Novartis is playing a version of "The Price Is Right" with India's National Pharmaceutical Pricing Authority. The NPPA has fined Novartis ($NVS) the equivalent of $49 million for overpricing its popular pain drug Voveran, and Novartis has responded by challenging the NPPA's authority to do so. The fine is just the latest move in an escalating battle between drugmakers and the NPPA over how far it can go in controlling their ability to price drugs.
Novartis confirmed the Rs 300 crore fine to the Business Standard, but a spokesperson said, "However the basis of the demand itself has been challenged by us before the Delhi High Court."
The newspaper said Novartis, along with GlaxoSmithKline ($GSK) and India's Cipla, all took the matter to one of India's courts in July 2013 after the NPPA added 348 drugs to its list of essential drugs and placed price caps on them. It said the authority then gave the drugmakers only 45 days to reprice and restock shelves. The Business Standard, citing IMS Health data, said that Novartis' Voveran is one of the top 10 best-selling drugs in India, but that since last year its growth has slowed by 14.5%.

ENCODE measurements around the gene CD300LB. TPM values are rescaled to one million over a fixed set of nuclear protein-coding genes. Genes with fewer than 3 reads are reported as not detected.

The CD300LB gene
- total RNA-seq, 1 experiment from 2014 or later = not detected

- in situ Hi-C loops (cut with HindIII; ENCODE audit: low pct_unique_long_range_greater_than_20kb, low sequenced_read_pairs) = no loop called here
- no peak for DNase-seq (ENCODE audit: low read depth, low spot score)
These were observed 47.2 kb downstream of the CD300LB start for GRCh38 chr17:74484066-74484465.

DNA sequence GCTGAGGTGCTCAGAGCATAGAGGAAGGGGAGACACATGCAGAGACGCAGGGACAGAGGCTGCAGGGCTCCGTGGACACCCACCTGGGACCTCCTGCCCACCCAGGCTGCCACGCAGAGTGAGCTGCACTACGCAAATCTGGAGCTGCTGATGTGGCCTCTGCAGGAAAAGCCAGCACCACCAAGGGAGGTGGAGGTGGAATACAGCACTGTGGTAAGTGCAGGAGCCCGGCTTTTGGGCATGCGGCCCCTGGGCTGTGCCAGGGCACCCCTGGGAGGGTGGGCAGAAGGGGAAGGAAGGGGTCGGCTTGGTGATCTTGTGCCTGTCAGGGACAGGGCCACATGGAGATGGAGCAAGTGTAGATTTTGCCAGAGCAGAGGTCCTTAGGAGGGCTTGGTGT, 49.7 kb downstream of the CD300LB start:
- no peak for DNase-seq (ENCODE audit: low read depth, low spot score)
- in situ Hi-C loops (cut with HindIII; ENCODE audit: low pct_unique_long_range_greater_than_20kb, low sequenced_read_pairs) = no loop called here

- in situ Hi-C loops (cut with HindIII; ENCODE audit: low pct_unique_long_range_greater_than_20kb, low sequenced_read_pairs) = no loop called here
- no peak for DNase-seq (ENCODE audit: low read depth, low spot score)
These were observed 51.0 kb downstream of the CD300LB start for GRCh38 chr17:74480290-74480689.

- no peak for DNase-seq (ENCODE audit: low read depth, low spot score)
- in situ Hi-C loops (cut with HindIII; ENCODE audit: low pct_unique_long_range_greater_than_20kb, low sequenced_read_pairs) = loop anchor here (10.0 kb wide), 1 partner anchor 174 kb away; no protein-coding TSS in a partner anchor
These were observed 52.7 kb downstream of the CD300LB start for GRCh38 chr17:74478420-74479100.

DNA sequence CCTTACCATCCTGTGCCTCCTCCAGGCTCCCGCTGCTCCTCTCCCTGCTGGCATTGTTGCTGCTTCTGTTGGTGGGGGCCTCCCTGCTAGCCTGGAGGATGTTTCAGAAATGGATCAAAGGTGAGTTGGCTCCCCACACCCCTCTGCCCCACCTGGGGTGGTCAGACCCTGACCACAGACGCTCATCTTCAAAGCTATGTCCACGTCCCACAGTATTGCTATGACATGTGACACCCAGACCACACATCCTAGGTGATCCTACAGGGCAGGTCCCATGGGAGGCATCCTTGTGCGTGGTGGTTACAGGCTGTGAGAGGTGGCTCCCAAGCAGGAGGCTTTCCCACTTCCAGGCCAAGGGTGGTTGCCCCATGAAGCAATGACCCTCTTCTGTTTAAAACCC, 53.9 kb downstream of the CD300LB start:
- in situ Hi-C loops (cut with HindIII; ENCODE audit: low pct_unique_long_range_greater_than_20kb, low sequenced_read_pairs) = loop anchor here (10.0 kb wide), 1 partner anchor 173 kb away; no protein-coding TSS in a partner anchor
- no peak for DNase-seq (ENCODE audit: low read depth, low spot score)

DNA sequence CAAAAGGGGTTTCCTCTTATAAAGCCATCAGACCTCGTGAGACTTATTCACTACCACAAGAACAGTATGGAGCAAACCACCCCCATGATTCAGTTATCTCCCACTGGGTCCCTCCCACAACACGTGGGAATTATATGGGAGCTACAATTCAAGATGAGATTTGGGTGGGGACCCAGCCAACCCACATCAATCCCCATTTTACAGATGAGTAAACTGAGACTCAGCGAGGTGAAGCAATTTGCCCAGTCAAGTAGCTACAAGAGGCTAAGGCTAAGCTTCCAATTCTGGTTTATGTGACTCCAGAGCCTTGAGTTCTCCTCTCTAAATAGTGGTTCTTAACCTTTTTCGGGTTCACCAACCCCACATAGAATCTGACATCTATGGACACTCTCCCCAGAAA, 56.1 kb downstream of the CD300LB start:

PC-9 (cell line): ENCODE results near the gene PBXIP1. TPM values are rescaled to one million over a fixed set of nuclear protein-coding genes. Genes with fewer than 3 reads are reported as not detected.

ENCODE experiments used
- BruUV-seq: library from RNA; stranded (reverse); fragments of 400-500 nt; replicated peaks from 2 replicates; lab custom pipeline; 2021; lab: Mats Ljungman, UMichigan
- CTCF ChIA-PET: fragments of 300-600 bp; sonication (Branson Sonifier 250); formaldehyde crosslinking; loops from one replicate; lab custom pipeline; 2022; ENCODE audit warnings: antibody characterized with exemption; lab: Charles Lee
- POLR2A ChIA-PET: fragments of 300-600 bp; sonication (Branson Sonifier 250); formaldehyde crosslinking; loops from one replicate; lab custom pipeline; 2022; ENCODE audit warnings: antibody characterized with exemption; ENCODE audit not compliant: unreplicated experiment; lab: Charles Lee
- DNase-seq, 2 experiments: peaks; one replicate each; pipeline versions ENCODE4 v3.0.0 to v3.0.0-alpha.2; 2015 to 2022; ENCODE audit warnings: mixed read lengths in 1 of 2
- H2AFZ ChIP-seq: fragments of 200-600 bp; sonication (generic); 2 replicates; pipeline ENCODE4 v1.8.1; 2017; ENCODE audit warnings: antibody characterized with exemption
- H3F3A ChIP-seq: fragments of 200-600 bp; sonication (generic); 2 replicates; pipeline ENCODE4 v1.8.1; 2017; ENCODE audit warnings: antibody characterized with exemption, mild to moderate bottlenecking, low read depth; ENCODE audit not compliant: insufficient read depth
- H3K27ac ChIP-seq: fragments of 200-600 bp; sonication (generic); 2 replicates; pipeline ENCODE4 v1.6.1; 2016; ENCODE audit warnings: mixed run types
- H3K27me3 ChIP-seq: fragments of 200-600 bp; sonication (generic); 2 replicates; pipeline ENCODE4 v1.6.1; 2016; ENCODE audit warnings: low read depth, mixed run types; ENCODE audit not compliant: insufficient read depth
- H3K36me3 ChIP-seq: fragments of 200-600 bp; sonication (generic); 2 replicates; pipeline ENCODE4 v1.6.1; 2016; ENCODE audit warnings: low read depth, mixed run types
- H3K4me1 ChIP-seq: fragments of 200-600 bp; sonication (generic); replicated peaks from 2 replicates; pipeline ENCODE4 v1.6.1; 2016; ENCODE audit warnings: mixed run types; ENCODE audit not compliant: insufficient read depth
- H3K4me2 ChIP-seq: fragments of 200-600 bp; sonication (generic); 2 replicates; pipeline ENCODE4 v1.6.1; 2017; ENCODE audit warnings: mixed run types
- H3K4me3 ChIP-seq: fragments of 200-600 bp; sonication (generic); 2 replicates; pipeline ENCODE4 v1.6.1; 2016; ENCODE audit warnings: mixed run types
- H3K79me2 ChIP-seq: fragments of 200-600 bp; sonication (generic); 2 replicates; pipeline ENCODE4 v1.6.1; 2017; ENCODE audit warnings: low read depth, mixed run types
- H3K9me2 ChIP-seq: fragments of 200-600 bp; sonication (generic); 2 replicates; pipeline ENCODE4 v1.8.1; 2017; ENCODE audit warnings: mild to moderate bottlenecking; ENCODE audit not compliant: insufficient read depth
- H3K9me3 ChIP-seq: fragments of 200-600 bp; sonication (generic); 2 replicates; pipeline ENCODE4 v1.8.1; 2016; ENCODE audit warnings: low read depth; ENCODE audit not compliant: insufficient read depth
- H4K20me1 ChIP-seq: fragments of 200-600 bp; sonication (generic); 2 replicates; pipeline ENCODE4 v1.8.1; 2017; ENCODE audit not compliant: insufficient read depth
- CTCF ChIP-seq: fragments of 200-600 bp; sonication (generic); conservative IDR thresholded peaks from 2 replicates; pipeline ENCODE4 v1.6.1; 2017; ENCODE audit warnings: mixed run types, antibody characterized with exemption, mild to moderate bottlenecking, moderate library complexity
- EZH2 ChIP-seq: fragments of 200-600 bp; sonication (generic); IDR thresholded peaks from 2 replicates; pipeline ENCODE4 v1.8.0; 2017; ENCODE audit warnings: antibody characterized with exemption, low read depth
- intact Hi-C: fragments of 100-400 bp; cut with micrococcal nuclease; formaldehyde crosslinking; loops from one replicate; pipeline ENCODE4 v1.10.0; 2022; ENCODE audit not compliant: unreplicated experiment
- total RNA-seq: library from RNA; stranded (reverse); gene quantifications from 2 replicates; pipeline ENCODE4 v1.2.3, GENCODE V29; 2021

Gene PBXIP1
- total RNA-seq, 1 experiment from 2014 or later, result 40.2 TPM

Rather than be quelled by the litigation, this spring the NPPA established guidelines that said it had the power to set prices of drugs that are not on the national list of essential medicines. It followed up in July by adding three dozen drugs to the essential medicines list and setting price caps on about 110 drugs that were not on the list.
Some drugmakers again took the matter to court, but the effects of the moves were immediate for at least one drugmaker. Sanofi ($SNY) saw its shares take a 10% hit because of concerns that it would suffer from the NPPA's move to cap the prices of a number of heart and diabetes drugs. One analyst predicted that Sanofi could see its sales in India fall off by 9.5% and its profits by 30%.
The moves last year predated the recent election of Prime Minister Narendra Modi, whose government has shown signs of taking a less aggressive approach toward drug prices. Last month the NPPA announced that it had lost the authority to unilaterally add drugs to those that will be capped--the authority it had outlined for itself months earlier. Reuters reported at the time that no reason was given for why the government reined in the NPPA, but that the move came after the Organization of Pharmaceutical Producers of India filed lawsuits challenging the moves.
According to the Business Standard, two Delhi High Court judges recently told the drugmakers to meet with the NPPA and the government and work out its issues before an October 30 hearing date because they were "tired of hearing it."
- here's the Business Standard story